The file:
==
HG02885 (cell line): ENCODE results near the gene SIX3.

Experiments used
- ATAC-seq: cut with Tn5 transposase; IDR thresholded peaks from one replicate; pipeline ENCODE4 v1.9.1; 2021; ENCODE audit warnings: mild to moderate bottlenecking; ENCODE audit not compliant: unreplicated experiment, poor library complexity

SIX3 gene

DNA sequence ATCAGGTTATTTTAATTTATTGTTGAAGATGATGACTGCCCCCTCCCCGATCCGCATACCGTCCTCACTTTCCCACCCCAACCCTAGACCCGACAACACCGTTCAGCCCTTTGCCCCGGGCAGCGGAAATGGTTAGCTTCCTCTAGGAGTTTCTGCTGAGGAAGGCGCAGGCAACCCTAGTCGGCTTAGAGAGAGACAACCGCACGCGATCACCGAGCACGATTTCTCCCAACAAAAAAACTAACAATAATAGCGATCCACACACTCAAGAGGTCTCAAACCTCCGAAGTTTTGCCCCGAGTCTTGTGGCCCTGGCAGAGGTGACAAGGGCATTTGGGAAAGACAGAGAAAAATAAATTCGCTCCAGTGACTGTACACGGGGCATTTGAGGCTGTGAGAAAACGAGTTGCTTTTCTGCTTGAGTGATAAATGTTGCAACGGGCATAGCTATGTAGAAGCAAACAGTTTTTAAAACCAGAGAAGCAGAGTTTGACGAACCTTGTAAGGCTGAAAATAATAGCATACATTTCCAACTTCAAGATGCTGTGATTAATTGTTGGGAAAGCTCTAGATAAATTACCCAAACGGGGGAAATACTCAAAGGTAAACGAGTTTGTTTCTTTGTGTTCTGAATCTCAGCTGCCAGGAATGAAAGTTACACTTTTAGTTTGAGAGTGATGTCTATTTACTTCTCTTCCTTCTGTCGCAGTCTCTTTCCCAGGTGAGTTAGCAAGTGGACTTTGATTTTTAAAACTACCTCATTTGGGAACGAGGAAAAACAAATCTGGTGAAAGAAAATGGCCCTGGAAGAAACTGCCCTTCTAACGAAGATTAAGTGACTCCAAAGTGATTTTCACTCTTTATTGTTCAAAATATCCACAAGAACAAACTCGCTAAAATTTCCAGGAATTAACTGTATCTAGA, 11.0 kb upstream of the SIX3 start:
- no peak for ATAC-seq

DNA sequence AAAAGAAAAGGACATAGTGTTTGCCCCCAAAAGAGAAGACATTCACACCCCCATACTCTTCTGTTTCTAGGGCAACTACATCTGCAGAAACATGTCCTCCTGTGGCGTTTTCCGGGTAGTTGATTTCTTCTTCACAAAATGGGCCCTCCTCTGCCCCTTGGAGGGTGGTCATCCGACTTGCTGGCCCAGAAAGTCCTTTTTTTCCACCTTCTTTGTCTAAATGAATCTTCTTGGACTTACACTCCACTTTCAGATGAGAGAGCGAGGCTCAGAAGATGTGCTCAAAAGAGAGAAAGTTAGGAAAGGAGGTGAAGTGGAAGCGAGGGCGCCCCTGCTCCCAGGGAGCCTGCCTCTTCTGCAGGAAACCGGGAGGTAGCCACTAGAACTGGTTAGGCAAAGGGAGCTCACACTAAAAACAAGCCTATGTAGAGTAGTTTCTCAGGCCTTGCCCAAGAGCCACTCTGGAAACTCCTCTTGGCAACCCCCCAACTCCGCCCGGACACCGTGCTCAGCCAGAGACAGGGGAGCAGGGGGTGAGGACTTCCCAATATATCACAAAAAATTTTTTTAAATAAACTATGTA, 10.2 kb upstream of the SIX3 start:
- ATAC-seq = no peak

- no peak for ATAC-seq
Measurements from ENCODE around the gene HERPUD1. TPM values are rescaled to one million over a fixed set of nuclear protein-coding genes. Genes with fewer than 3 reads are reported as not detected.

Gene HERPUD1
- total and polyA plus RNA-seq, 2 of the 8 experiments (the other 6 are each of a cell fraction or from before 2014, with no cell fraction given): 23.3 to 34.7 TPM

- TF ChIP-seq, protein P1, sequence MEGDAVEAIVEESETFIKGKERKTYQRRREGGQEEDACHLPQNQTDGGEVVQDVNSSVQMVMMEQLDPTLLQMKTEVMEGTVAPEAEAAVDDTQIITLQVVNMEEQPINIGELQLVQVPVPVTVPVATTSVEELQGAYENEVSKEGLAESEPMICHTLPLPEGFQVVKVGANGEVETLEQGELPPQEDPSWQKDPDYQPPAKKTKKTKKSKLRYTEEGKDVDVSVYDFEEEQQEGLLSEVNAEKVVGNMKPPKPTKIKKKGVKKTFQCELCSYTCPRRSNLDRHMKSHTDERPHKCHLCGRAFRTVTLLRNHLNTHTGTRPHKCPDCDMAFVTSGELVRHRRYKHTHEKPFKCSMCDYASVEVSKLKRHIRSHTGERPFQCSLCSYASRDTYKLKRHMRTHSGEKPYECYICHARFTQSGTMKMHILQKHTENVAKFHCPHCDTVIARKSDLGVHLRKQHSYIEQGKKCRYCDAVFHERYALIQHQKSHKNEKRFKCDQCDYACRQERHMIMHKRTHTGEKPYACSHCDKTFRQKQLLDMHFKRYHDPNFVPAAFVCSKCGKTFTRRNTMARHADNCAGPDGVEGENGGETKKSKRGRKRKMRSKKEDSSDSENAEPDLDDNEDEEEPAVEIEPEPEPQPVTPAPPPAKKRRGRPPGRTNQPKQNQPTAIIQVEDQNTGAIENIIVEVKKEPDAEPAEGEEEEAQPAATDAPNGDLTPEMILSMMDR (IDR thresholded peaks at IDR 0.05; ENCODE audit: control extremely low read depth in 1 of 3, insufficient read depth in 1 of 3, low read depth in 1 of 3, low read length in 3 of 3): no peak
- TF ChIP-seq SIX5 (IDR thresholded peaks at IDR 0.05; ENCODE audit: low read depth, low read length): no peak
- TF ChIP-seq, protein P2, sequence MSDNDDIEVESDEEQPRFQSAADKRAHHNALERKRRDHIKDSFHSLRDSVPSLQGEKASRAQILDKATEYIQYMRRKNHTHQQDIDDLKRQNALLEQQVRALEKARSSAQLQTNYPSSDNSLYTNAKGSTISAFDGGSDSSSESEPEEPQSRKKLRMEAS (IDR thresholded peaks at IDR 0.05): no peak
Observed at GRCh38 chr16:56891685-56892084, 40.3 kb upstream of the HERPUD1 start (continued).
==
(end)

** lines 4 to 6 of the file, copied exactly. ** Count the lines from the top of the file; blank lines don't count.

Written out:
SIX3 gene

DNA sequence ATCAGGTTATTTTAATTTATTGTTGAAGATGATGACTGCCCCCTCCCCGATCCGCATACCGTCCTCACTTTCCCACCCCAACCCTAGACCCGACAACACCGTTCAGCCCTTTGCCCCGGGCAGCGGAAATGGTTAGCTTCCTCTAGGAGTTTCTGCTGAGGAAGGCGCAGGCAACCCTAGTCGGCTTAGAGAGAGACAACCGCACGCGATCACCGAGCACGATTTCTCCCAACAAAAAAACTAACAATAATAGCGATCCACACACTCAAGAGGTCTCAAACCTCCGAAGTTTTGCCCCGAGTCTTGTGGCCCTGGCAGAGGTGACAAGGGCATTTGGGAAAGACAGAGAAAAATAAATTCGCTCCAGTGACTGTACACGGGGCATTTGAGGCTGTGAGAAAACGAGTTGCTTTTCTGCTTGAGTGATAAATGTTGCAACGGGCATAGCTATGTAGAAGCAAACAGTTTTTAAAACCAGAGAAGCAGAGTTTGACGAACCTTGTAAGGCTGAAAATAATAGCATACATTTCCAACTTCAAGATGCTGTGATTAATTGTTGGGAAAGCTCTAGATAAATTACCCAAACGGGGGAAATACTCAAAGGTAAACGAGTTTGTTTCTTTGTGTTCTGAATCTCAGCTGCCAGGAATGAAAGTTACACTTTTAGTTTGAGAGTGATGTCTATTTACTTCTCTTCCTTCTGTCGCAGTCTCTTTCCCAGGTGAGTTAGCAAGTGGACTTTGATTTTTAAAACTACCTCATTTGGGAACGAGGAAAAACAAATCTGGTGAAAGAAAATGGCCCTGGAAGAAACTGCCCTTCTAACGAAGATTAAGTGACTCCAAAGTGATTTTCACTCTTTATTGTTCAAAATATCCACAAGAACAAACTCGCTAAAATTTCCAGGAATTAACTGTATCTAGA, 11.0 kb upstream of the SIX3 start:
- no peak for ATAC-seq